Okay Twitter… I think I get you

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We’ve all heard the hoopla about what a great networking tool Twitter is and how beneficial it can be not simply for your own personal social media interests but for you professionally as well.

That being said, I have a serious confession to make… I was not a fan of Twitter until about a week ago. *Pause for dramatic affect… I know, I know as a student studying Public Relations you would naturally assume that I would be completely fan girling over Twitter. But I had some major reservations about it, I hate that you were limited to 140 characters, I hated the # because I didn’t understand it’s purpose and I thought that in no way would you be able to connect with people in as in depth of a manner as you would with Facebook for instance.

But I was wrong! I have been reformed! After experiencing my first live Twitter Chat last week I realized just how useful and dare I say FUN Twitter can be! Simply from the #lrnchat I was involved in for one hour I gained over 6 new followers there by increasing my overall PLN and networking skills! Twitter is fast paced and yes can be slightly overwhelming with the insane amount of information that comes through, but those so called “weaknesses” are also Twitter’s greatest strengths. You are able to get information, news, and updates faster than even the news channels can report. Also the plethora of information that is available allows you to gather insights for yourself in a way that might be lacking in any other social media outlet. Twitter, I get you. You know what’s up.

“Influencer” Relations

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It’s a whole new ball game for the modern day P.R. practitioner. A company’s PR expert is no longer known as simply the “spokesperson” or the person you go to when dealing with an image crisis. In chapter 15 of our text, Share This, author Adam Parker writes, ” The PR practitioner is acting as a change consultant- advising, guiding and training the different parts of the organization in effective and coherent social media engagement to ensure associated risks are managed and that there is consistency of approach.”

Asking the question, “Who is our target audience?” is simply not enough anymore. It is about engaging with the individual. When you comment on your company’s Facebook, you don’t respond with a generic statement, you “tailor it to the specific person making the comment” says Jessica Ryan of PRWeek. If Susan Brown asks you about a service your company provides, find out what is Susan interested in? Why is she specifically looking for this service? The key is that you listen to what Susan (the customer) is saying. Gone are the days when P.R. agents spouted out what they want their customers to think or to know.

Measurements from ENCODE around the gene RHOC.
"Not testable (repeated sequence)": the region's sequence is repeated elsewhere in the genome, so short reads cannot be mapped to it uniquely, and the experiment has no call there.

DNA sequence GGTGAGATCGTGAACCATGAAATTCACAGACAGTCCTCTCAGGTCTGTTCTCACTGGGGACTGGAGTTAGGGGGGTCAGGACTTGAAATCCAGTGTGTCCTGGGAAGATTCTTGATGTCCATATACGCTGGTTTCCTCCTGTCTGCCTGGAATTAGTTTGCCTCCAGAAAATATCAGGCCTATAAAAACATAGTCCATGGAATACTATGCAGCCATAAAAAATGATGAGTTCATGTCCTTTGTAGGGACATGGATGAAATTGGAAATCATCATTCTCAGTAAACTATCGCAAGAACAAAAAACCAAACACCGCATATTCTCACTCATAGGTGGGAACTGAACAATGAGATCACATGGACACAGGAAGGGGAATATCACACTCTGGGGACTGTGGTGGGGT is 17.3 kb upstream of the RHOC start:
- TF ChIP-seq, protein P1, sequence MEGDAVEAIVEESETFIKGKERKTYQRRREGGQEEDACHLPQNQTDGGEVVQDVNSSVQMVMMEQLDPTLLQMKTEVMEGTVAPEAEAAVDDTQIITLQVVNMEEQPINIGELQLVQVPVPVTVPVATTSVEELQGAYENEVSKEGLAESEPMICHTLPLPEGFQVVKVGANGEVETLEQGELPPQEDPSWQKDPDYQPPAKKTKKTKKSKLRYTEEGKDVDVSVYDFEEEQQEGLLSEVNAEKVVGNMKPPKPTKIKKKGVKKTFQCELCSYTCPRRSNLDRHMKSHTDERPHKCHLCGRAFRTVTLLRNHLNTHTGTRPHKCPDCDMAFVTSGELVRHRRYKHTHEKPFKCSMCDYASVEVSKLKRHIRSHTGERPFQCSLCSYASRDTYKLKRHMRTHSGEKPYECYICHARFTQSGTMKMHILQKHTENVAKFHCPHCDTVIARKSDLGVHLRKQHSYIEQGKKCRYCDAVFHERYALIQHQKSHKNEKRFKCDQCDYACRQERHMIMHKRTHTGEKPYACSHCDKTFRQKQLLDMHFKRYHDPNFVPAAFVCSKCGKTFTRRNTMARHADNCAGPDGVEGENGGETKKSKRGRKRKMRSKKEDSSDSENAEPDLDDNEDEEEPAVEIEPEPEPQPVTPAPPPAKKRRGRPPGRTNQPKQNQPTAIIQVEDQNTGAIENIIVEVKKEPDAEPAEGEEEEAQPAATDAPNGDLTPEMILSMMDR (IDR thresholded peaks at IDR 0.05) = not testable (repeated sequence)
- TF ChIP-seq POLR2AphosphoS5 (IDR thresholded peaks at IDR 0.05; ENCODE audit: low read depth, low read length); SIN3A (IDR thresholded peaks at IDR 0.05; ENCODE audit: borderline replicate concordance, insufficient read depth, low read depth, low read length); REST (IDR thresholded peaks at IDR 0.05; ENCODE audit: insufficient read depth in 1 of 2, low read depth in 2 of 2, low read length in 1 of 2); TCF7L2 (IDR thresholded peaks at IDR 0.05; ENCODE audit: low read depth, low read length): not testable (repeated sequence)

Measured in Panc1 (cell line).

If you are to not only survive in today’s fast paced, multi-tasking PR world but succeed, you have to engage with the customer. And just like any successful relationship, engagement and trust is always rooted in listening to what the other is saying.

Our book makes the interesting statement that our profession should no longer be called PUBLIC relations but “INFLUENCER” relations. The brilliance of someone who influences is that more often than not an influencer doesn’t spout out a monologue of all the things one should do to be like them… influencers lead by example. Influencers attract attention because they have something that you don’t, and you want it. Influencers draw people to them because those people want to be drawn to them. I think if each PR professional, and each company focused on becoming influential rather than being “on top” that it would build trust between them an their customers, build their authenticity, and spike engagement with their consumers.

Who will you influence?

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Week 6 PR Writing Blog: CisionPoint Analysis

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I had never heard of CisionPoint before our last class. What an incredible networking tool! I learned so much from Cision, to the point where it was slightly overwhelming. To start, I learned what the website even does, and then how it works. The gist of CisionPoint, is that it gives PR practitioners the ability to track interactions with journalists and contact them through email or phone, there by giving you a large media list at your finger tips! It also allows you to see, press release distributions sent by different companies and journalists.

There is such a vast amount of information to utilize and discover that I simply want to learn more about how to use all of the benefits Cision provides to it’s full capacity. A major aspect of public relations is multi-tasking and CisionPoint allows you to do just that! C.P. is designed to handle multiple tasks at the same time. According to a review of CisionPoint done by inc.com, “CisionPoint goes from start to finish of a PR project: a PR professional can research target media using CisionPoint’s extensive media database, contact the media through lists generated using CisionPoint’s robust PowerSearch functionality, schedule the distribution of press releases, track media coverage of a client, and see which PR campaigns are most successful.”

I did research on what employers are looking for in potential PR practitioners and being familiar with CisionPoint or it’s equivalent popped up numerous times in my search. One of the most exciting yet overwhelming aspects of being in public relations is it’s a very fast paced environment where you must handle many tasks at once. Where connections and constant networking is your greatest weapon, CisionPoint creates a place where you can balance many of your “to-do’s” in one place.